Can my procedure be done using single incision laparoscopic surgery?
Calvin Selwyn, Jr., MD, can accomplish Laparoscopic Gastric Banding using the SILS technique.  The Single Incision Laparoscopic Surgery (SILS) technique is accomplished through the belly button using only one incision. In addition to potentially reducing scar visibility, the SILS technique also may eliminate the wound pain associated with multiple points of entry required by standard laparoscopic surgery. You may also benefit from a shortened recovery time from a single incision in the belly button compared to the long incision used in a traditional open procedure.

Will I be sick a lot after the surgery?
The Lap-Band® system limits food intake.  If you feel nauseated or sick on a regular basis, it may mean that you are not chewing your food well enough or that you are not following your diet plan properly.  However, it could also mean that there is a problem with the placement of the band, so contact your physician if this problem persists.  Vomiting should be avoided as much as possible as it can cause the small stomach pouch to stretch.  It can also lead to slippage of part of the stomach through the band and reduce the success of the operation.  In some cases, it can require another operation.

Will I suffer from constipation?
There may be some reduction in the volume of your stools, which is normal after a decrease in food intake because you eat less fiber.  This should not cause you severe problems.  If difficulties do arise, check with your physician. They may suggest you take a mild laxative and drink plenty of water.  Your needs will vary, but you should drink at least 48 oz. of fluid daily.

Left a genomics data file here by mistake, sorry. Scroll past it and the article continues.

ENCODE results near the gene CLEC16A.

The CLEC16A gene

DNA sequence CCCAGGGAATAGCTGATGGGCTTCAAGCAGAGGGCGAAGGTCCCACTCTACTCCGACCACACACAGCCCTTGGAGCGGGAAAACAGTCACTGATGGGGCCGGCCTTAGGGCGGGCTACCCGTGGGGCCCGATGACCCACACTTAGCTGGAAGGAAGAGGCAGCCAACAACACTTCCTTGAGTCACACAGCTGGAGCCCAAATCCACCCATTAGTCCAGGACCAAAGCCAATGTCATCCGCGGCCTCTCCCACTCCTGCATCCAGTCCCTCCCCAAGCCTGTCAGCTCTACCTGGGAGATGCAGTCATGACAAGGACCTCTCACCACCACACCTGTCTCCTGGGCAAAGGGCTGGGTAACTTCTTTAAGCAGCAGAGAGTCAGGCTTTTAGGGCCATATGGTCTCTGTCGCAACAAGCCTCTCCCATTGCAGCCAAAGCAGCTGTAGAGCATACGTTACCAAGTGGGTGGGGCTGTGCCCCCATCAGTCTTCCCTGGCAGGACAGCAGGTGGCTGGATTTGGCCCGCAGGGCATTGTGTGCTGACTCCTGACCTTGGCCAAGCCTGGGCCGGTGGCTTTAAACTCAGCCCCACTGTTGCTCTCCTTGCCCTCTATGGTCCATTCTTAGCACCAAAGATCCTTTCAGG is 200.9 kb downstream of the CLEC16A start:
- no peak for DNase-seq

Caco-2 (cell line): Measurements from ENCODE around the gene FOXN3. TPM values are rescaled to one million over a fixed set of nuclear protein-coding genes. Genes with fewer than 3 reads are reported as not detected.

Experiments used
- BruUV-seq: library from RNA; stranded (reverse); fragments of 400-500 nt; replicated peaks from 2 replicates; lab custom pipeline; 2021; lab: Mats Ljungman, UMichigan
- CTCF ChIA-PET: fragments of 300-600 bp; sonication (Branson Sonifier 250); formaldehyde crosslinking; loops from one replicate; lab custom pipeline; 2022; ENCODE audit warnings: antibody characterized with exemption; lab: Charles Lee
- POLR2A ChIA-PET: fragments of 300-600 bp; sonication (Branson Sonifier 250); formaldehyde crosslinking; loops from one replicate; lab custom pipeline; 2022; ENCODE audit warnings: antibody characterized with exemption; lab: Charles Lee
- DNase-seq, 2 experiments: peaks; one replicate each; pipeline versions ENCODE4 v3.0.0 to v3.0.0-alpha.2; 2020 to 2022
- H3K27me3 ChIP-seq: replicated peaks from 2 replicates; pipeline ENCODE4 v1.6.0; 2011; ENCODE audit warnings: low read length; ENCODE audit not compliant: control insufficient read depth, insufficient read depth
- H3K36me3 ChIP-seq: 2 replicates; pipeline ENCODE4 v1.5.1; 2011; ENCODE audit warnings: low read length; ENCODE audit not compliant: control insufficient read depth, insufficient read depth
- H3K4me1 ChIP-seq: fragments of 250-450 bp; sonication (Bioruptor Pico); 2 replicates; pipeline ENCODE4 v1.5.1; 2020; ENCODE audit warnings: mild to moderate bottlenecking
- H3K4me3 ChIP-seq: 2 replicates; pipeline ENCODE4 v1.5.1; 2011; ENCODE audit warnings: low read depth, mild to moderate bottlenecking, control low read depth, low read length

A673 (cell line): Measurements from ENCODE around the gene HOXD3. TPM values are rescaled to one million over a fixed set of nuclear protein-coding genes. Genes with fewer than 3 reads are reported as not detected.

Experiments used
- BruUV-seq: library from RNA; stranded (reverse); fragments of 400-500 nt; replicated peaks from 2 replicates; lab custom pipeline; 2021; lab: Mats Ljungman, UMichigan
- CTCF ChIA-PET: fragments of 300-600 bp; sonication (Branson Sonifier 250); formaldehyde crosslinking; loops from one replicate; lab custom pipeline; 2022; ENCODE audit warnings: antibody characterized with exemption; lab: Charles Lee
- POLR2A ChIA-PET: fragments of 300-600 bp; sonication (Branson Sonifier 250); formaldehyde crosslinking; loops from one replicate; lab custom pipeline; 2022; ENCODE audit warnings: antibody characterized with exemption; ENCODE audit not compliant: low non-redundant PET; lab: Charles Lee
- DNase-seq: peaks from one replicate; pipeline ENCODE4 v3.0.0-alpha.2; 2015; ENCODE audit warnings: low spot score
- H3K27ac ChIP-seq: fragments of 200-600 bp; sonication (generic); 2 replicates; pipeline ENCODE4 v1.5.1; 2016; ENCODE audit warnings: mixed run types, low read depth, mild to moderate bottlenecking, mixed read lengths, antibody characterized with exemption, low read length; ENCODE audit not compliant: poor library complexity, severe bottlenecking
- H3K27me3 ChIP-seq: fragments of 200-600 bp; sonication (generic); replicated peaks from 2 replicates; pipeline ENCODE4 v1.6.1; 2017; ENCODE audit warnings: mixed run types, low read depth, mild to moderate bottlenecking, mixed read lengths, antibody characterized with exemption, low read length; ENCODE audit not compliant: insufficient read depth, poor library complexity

Will I need to take vitamin supplements?
Yes.  It’s difficult to get enough vitamins from four small meals a day.  At your regular check-ups, your physician will evaluate whether you are getting enough vitamin B12, folic acid, and iron.  You may be required to take additional supplements every day.

How is the band adjusted?
Adjustments are often carried out in the clinician’s office. After numbing the skin of the abdomen; a fine needle is passed through the skin into the access port to add or subtract saline. This process most often takes only a few minutes and most patients say it is nearly painless. Adjustments may also be done in the x-ray department if it is difficult to locate the port by palpation. When x-rays are used, your reproductive organs should be shielded.

How long will it take to recover after surgery?
If Lap-Band® surgery is performed laparoscopically, patients typically spend less than 24 hours in the hospital. It takes most patients about a week to return to work and six weeks to resume exercising.  In the case of open surgery or if there are complications, recovery may take longer.

How much weight will I lose?
Weight-loss results vary from patient to patient, and the amount of weight you lose depends on several things.  The band needs to be in the right position, and you need to be committed to your new lifestyle and eating habits.  Obesity surgery is not a quick fix, and it requires full commitment and compliance to achieve successful weight loss.

What will happen if I become ill?
One of the major advantages of the Lap-Band® system is that it can be adjusted.  If your illness requires you to eat more, the band can be loosened by removing saline from it.  When you have recovered from your illness and want to lose weight again, the band can be tightened by increasing the amount of saline. If the band cannot be loosened enough, it may have to be removed.